On my desktop, I have a lot of stories I’ve worked with that I’m really happy with– stories that I’ve edited, revised, and reworked until they were extremely polished. But I also have a lot of stories that didn’t make it that far. Sometimes, I stop working on certain projects when they’re not going that well or when they don’t go as planned. Over the past few years, I’ve learned that when it comes to writing, knowing when to be persistent is oftentimes just as important as knowing when to quit.
A passage in Rebecca Goldstein’s brilliant novel, 36 Arguments for the Existence of God, where Lucinda Mandelbaum is explaining escalation games, illustrates this point beautifully:
Take the simplest escalation game, the dollar auction. Two or more people bid on a dollar. Each bid has to be higher than the last, and the highest bid gets the dollar– just like a regular auction– but, crucially, the lower bidders have to pay whatever their last bid was, even though they get nothing. Given these rules, the bidding will quickly go up to a dollar, with the last bidder having bid ninety-nine cents. Will it stop there? No, because the ninety-nine-cent bidder will have to pay ninety-nine cents and get nothing for it. So he rationally bids a dollar and a cent, so he’ll lose only a dollar, so he’ll lose only a cent rather than a dollar, which is outbid by a dollar and two cents, and so on. What happens in the dollar auction is that people will bid five dollars, ten, fifteen dollars, just to get a dollar in return. In fact, once you get a dollar auction started, there’s no rational way for it to end, since the cost to either player of bowing out will be high, and the marginal cost of raising his bid is just a penny. So it’s rational to keep bidding, a penny at a time, even though this leads to an irrational result.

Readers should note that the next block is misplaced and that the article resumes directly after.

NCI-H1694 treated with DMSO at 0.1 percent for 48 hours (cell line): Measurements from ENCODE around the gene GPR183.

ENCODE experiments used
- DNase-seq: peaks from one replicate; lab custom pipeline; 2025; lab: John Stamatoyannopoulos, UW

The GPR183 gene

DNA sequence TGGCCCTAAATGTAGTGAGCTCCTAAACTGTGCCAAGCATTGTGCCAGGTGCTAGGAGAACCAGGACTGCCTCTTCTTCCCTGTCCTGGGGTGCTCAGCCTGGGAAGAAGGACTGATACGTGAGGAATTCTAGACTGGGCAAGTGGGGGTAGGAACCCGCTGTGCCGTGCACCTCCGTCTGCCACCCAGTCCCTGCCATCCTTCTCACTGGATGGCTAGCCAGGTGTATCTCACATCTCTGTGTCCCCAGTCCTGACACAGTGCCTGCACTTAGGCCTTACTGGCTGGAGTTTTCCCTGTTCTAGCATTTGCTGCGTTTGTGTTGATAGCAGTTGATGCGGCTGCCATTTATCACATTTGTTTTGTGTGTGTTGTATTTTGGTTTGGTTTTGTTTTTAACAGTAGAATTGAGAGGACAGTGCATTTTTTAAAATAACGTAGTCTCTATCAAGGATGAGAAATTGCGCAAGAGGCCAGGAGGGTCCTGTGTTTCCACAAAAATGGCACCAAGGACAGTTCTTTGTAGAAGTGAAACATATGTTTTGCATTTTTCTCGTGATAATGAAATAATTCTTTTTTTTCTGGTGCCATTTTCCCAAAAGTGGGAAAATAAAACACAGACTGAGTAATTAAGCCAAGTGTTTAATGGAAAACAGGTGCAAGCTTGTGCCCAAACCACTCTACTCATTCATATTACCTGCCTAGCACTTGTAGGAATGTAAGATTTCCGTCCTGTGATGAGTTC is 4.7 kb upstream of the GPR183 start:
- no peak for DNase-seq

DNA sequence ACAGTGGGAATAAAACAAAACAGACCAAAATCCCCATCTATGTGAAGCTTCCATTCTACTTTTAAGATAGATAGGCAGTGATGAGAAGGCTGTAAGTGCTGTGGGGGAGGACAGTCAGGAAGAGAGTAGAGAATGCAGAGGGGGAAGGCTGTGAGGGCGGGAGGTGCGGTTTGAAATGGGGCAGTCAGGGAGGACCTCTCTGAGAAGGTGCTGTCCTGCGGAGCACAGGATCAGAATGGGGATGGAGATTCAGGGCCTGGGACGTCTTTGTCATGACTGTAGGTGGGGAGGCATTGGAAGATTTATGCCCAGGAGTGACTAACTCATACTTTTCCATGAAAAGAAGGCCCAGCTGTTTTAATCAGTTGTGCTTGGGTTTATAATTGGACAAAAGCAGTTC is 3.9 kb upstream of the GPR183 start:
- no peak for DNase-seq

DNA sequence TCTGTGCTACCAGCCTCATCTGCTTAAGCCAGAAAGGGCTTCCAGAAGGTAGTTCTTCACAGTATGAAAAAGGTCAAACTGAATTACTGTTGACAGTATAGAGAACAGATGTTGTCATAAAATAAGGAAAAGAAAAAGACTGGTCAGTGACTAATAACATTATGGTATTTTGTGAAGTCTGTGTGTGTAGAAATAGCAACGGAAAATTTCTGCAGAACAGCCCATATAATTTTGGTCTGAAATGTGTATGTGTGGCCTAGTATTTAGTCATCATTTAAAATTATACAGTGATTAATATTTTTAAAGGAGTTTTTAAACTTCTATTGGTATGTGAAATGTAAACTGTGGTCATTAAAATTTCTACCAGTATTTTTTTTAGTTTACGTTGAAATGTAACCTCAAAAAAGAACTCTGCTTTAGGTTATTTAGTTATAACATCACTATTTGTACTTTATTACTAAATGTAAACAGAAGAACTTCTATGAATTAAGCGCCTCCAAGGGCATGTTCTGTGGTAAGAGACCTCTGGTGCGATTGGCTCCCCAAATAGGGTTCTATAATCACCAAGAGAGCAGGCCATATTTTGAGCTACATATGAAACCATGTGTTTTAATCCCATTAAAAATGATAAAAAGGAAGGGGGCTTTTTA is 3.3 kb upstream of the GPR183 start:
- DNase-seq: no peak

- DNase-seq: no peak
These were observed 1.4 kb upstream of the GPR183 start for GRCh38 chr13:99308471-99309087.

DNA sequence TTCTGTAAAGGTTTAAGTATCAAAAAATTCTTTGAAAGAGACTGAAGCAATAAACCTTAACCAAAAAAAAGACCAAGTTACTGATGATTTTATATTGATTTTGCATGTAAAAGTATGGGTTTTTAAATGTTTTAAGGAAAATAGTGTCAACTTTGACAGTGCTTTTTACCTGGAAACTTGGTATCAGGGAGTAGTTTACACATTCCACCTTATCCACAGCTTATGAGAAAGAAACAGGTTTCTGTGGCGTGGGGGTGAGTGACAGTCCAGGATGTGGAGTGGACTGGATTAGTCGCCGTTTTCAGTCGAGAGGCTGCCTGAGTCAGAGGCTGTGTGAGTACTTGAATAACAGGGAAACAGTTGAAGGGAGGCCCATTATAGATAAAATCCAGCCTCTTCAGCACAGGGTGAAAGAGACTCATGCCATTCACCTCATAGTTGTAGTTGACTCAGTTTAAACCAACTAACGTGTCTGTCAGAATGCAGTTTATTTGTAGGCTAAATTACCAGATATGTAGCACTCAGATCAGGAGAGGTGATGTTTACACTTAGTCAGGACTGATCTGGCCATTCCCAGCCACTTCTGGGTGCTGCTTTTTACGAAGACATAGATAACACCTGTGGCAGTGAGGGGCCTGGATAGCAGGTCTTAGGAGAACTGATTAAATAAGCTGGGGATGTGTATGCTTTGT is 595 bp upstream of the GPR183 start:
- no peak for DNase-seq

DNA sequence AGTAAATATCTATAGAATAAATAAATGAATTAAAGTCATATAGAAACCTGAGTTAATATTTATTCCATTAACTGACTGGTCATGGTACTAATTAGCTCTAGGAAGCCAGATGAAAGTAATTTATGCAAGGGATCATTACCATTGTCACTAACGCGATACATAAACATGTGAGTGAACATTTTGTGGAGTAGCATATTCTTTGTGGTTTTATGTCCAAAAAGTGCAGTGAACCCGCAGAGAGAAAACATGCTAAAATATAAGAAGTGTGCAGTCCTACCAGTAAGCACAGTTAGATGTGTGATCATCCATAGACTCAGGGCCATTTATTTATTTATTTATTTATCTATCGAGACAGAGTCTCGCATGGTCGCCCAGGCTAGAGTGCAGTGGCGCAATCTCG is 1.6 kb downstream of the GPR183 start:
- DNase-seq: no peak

So many things in life are governed by simple escalation games and the balance between investment and return on investment. Working on a short story, in that sense, is also an escalation game. The more time, energy, and love you invest in it, the harder it is to quit.
This excerpt reminded me that when it comes to escalation games, it’s easy to get caught in an irrational loop. It’s easy to continue investing in a story that isn’t actually working out that well, since you’ve already invested so much to begin with. Joyce Carol Oates said, “I don’t like to push forward with a story or novel unless it seems to me that the prose is strong enough to be permanent.” That’s what I’m trying to do with my own writing.
It may seem like quitting a story is at odds with being a persistent writer, but actually, persistence and quitting go hand in hand. Being able to tell when something isn’t worth investing more time in is a valuable skill; it allows you to analyze and learn from your mistakes and become a better writer. It prevents you from getting caught in a loop, where your incremental rational investments could lead to irrational results. Most importantly, letting go of what isn’t working gives you time and energy to be persistent and write something that does work.